nobilissimus

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English[edit]

Etymology[edit]

Latin

Noun[edit]

nobilissimus (plural nobilissimi)

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Wikipedia

  1. A senior title of nobility conferred to members of the Roman and Byzantine imperial families.
    • 1979. Michael Psellus. Fourteen Byzantine Rulers..., p. 146:[1]
      Changing my manner somewhat, I began with gentle censure of the Nobilissimus.

References[edit]

  1. ^ Michael Psellus. Byzantine Rulers: The Chronographia of Michael Penguin Classics 1979, p. 146.[1]

Latin[edit]

Adjective[edit]

nōblissimus (superlative of nōbilis)

  1. noblest or very noble or famous
    • (Can we date this quote?) Caesar, The Gallic War, I.ii
      Apud Helvetios longe nobilissimus fuit et ditissimus Orgetorix. (By far the noblest and wealthiest man among the Helvetii was Orgetorix.)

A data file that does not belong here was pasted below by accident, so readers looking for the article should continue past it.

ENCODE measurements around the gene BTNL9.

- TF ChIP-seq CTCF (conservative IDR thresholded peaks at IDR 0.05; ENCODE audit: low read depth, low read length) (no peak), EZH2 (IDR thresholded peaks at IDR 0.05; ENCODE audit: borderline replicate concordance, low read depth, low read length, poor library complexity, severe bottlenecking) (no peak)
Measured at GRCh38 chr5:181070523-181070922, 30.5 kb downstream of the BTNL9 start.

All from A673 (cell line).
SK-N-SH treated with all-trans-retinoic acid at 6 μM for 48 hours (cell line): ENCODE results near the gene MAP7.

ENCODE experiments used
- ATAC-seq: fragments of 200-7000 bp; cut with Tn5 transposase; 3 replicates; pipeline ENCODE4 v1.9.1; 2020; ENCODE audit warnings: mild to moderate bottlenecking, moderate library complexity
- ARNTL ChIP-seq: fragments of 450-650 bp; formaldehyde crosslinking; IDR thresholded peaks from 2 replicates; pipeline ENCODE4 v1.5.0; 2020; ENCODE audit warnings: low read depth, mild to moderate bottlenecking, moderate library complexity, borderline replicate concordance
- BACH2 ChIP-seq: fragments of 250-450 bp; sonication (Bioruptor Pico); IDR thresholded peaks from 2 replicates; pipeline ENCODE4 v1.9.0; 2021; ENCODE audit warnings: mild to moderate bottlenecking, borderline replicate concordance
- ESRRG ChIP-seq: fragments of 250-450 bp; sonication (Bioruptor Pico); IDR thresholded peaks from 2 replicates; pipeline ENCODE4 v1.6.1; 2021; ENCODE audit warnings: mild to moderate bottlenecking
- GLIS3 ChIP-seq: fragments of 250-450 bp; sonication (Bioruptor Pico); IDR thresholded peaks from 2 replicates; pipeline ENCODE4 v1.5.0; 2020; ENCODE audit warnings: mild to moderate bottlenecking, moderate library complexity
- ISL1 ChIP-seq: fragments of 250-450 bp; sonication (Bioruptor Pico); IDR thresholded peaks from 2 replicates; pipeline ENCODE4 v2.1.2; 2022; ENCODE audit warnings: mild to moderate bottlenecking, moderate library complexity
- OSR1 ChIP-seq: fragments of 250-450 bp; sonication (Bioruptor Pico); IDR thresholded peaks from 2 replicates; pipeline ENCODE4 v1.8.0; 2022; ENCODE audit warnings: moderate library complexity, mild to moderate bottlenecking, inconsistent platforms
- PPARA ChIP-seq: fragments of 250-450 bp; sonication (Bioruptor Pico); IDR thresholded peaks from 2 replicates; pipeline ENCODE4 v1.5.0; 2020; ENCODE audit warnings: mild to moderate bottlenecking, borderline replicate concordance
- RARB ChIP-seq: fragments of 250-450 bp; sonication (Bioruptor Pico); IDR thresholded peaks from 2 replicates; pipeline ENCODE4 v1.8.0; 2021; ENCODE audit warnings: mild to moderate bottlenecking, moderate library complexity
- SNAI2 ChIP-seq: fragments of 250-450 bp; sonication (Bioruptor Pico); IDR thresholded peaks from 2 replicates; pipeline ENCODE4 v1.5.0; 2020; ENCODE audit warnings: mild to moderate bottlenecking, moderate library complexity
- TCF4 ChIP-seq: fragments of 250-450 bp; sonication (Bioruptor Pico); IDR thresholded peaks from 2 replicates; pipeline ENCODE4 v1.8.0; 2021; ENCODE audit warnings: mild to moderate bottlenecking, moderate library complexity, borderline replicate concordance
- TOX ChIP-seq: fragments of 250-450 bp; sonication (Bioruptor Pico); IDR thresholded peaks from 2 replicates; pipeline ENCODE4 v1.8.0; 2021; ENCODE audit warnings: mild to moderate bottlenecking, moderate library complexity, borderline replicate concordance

2. (New Latin) Used as a specific epithet

Inflection[edit]

First/second declension.

Number Singular Plural
Case \ Gender Masculine Feminine Neuter Masculine Feminine Neuter
nominative nōbilissimus nōbilissima nōbilissimum nōbilissimī nōbilissimae nōbilissima
genitive nōbilissimī nōbilissimae nōbilissimī nōbilissimōrum nōbilissimārum nōbilissimōrum
dative nōbilissimō nōbilissimae nōbilissimō nōbilissimīs nōbilissimīs nōbilissimīs
accusative nōbilissimum nōbilissimam nōbilissimum nōbilissimōs nōbilissimās nōbilissima
ablative nōbilissimō nōbilissimā nōbilissimō nōbilissimīs nōbilissimīs nōbilissimīs
vocative nōbilissime nōbilissima nōbilissimum nōbilissimī nōbilissimae nōbilissima

References[edit]

  • Egbert, James Chidester. Introduction to the Study of Latin Inscriptions. American Book Co. 1896, p. 121.[2]
  • Allen, William Francis. Latin Lessons, E. Ginn, etc., etc. 1870. p. 77.[3]